Children from a prior marriage

If there is certain property that you want to ensure passes on to your children from a prior marriage – such as family heirlooms – you can designate that property as separate property to prevent it from being split with your spouse upon divorce.

What you CAN’T include in your prenup

There are also quite a few topics that cannot be addressed in your prenup. This is important because the inclusion of improper terms could result in your prenup being invalidated by a court. Nobody wants that!

Child custody

If you know that you and your fiancé want to have children – or perhaps you already have children together – your prenup is definitely not the place to make custody decisions. While you and your fiancé may be totally on the same page and think that making a plan before conflict arises is the way to go, unfortunately, the courts don’t see it that way. When it comes to making custody decisions, the courts have the ultimate authority to do what is “in the best interest of the child”. That means that the court has the power to invalidate any custody agreements made between you and your fiancé.

So why is the court so opposed? Well, let’s look at an example. Sally and Frank agree in their prenup that should they divorce, Sally will have full custody of the children because as the stay-at-home parent, she is in the best position to care for the children. Frank, on the other hand, has a very demanding job and is often traveling for weeks at a time. They don’t decide on any visitation schedules because they assume they will be on good terms and Frank will be able to see the children whenever he wants. However, down the road, Sally gets the opportunity of a lifetime and decides to reenter the workforce. Frank then decides to give up his career to care for the children. When the couple divorces, Sally asserts that she has full custody and Frank is out of luck. Sally won’t even let Frank visit the children. Courts often employ a theory called “best interest of the child” when determining custody in a divorce action. A prenup cannot pre-determine what is in the best interest of children that are not yet born, years in advance. It just is not possible!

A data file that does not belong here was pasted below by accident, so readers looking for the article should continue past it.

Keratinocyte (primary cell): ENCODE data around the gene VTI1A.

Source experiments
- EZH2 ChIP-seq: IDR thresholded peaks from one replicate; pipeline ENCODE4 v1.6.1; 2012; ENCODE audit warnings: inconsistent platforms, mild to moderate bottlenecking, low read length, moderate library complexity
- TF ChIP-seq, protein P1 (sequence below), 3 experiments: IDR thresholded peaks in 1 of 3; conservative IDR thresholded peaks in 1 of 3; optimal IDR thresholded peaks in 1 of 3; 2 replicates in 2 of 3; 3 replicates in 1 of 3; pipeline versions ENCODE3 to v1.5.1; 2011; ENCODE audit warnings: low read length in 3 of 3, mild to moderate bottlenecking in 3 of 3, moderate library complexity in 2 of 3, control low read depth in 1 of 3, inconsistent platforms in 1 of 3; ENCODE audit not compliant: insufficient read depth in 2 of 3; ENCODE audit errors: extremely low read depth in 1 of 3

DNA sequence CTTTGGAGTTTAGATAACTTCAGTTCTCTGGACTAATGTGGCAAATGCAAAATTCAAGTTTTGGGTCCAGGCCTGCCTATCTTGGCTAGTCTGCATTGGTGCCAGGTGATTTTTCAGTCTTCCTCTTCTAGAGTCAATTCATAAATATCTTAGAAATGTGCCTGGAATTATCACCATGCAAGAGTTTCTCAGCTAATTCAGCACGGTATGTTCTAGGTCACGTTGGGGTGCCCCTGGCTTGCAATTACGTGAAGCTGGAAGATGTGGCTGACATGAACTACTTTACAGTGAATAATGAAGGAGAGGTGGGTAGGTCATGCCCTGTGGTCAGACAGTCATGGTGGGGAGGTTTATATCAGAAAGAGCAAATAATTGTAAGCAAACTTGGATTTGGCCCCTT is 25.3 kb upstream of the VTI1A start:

If this type of agreement came before the court, it would certainly be invalidated. The result is extremely unfair to both Frank and the children.  Custody agreements made years in advance don’t reflect the changes in circumstances that can occur over the years, and cannot predict what is in the best interest of the children. So, moral of the story, don’t include custody provisions in your prenup. 

Child support